When groups of people get together to make decisions, they often struggle to fulfil their potential. Part of the reason is that they tend to spend more time talking about information that everyone shares rather than learning fresh insights from each other. In a forthcoming paper, Andreas Mojzisch and Stefan Schulz-Hardt have uncovered a new reason groups so often make sub-optimal decisions. The researchers show that when a group of people begin a discussion by sharing their initial preferences, they subsequently devote less attention to the information brought to the table by each member, thus leading the group to fail to reach the optimal decision. The practical implications are clear - if you can, avoid beginning group decision-making sessions with the exchange of members' initial preferences.
Mojzisch and Schulz-Hardt began their investigation with a carefully controlled simulation of a real group discussion. Rather than exchanging ideas face-to-face, dozens of participants were presented with some selective written information about various job candidates and either told or not told about the initial preferences of other group members who'd received different information. Each participant then received the information that had been given to all the other group members.
Participants needed to consider the information available to the entire group if they were to identify the optimum candidate. Crucially, participants who began the session by hearing about other group members' initial candidate preferences were subsequently less successful at using the group's shared information to pick the optimum candidate. A memory test suggested this was because they'd paid less attention to the relevant information than had the participants who'd been kept in the dark about other members' initial candidate preferences.
A final study tested these effects in a real, face-to-face group decision-making situation. One hundred and eighty students participated in sixty three-person groups tasked with selecting the best among three job candidates. Each group member started off with a unique set of information about the three candidates and the optimum candidate selection could only be reached if group members shared with each other their unique information. Once again, groups were far less successful at sharing the necessary information, and therefore at reaching an optimal decision, if they began their session by sharing their initial candidate preferences. As before, the reason was that sharing initial preferences led group members to pay less attention to the relevant information during group discussion.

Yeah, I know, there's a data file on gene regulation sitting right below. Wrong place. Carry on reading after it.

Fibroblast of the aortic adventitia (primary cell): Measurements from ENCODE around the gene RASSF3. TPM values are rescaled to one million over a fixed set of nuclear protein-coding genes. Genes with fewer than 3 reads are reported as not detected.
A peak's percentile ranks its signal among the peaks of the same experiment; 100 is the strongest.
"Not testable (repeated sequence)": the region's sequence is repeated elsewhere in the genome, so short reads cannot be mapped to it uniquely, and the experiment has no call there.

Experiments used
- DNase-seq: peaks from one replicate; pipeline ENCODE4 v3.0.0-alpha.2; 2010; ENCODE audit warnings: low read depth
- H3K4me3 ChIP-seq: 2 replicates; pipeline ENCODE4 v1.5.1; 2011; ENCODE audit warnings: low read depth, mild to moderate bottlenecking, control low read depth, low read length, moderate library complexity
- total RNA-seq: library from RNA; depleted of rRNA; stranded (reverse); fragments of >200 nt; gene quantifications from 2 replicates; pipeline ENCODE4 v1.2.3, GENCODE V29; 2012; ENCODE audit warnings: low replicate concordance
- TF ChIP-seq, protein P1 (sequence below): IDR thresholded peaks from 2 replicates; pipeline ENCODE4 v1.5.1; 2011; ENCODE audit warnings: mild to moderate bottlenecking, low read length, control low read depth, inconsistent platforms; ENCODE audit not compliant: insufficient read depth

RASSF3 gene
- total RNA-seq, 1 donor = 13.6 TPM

'The take-home-message of our study is simple,' Mojzisch told the Digest. 'Ninety per cent of group discussions start with the members exchanging their pre-discussion preferences. Our research shows that learning the other group members' preferences at the beginning of a group discussion has a negative effect on the quality of group decision-making.'
Andreas Mojzisch, & Stefan Schulz-Hardt (2010). Knowing others' preferences degrades the quality of group decisions. Journal of Personality and Social Psychology.
Post written by Christian Jarrett (@psych_writer) for the BPS Research Digest.
PS. The authors of the current study tipped off the Digest editor about their research findings. If you have some exciting peer-reviewed research in press, you too could tip off the Digest editor, for the chance to have your findings popularised on one of the world's leading psychology blogs. Email: christianjarrett[@]gmail.com Thanks!